Charles Geyer, MD, FACP: We’re clearly seeing ADCs revolutionizing in a way we’re treating patients. It’s interesting because we’re getting into seeing more of the heterogeneity and how we’re going to deal with heterogeneity. Then T-DXd [trastuzumab deruxtecan] drops in, and maybe we don’t have to worry as much about the heterogeneity. It’s so active in all these subtypes. That’s a particularly disruptive drug in terms of trying to predict the best way to use it. It’s going to be interesting to sort it out, but even with all the great information on T-DXd [trastuzumab deruxtecan], there are still patients progressing and failing. Now it’s what you do post-antibodies, post T-DXd [trastuzumab deruxtecan], post-tucatinib.

Now we’re talking about a fourth line, so you’re getting into whether it’s lot of heterogeneity. But there were a couple of types of drugs. It looks like there are bispecific antibodies that bind to 2 parts of a single antibody, binding to 2 different points on the extracellular domain of HER2. There were some early studies—in particular, KN026 from a Chinese company Jiangsu Alphamab Biopharmaceuticals—developing this, but they were looking at heavily pretreated patients. They did a quick phase 1/2 study reporting on activity of this antibody on 57 patients in this heavily pretreated population. They had an overall response rate of 28%. The neat thing is they also prospectively planned on looking at the subset where there was coamplification of CDK12. I had to read about this. When I saw those, I thought, “I don’t know what that is. I’ve got to go look.” Apparently this is 1 of the CDK family that is frequently coamplified with HER2 and appears to be a resistance mechanism. So when they looked at that subset, it was a response rate of 50%, so maybe there will be subsets. That seemed to be well tolerated, so I found that to be an interesting abstract.

There was another bispecific antibody that took the next step, giving it with chemotherapy. The name—you have to hear it said a couple of times—is zanidatamab. I love it. It was dealer’s choice with chemotherapy for 20 patients, but they had overall response rate of 38% clinical benefit. It’s remarkable when you get into those patient populations whose tumors have been under so much pressure for many active drugs for many years, but they’re still vulnerable. These are interesting things to keep an eye on and conceptually think about. There are ADCs. There are also antibodies. People are turning to the partner HER3 [human epidermal growth factor receptor 3]. What about monoclonal antibodies and ADCs linked to HER3. To me those are what to look for behind ADCs that might see the light of day. Maybe will be some bispecifics or ADCs targeting the HER3. The studies look that way, but we’re years from the clinic.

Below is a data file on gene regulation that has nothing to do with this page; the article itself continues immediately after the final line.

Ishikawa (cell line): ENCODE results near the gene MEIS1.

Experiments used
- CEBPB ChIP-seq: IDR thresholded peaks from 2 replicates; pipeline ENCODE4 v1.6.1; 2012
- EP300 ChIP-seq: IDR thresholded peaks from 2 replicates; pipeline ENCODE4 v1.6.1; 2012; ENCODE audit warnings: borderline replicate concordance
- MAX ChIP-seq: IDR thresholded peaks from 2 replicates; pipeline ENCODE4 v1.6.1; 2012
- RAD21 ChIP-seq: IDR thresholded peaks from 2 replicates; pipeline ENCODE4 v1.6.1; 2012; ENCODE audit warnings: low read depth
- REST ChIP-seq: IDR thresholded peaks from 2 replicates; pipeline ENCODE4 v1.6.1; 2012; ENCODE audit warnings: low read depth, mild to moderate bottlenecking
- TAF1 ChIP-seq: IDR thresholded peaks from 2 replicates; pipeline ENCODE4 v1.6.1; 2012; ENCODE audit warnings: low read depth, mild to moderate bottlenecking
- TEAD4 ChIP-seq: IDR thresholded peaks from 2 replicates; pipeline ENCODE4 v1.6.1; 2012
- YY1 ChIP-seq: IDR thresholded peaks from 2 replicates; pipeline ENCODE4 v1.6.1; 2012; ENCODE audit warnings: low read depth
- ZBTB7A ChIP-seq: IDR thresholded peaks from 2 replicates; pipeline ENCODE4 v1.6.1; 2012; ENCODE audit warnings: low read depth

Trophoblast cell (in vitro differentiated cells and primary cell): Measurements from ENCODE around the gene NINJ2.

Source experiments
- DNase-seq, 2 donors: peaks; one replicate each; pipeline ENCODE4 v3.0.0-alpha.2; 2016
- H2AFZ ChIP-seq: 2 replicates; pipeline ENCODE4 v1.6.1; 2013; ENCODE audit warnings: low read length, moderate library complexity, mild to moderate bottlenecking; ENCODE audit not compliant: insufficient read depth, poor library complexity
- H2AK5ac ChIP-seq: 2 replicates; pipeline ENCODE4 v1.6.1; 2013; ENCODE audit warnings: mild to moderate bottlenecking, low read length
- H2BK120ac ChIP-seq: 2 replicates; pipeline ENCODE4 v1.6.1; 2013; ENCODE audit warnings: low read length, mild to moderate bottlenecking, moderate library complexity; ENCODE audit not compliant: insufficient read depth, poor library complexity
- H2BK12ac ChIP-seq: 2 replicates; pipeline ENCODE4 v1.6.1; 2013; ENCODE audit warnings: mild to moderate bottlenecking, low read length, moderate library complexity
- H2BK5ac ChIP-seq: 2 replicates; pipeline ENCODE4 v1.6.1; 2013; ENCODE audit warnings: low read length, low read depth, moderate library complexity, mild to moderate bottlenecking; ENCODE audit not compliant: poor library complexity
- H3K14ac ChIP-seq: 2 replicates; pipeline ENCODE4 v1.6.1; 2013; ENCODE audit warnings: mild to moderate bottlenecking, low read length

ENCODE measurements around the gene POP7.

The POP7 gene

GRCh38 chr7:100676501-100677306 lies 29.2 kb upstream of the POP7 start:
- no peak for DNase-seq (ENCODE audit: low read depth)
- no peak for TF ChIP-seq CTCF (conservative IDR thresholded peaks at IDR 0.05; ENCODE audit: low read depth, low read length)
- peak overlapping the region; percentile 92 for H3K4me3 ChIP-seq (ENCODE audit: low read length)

Vijayakrishna Gadi, MD, PhD: I agree. What’s interesting is that these new bispecifics are being combined with chemotherapy. We’re getting those safety data. I can see these slotting in much earlier lines of therapy, eventually being able to challenge a classic combination like THP [docetaxel, trastuzumab, pertuzumab] with zanidatamab. With a drug like that with combination chemotherapy, you can see that you haven’t enrolled down the road.

Transcript edited for clarity.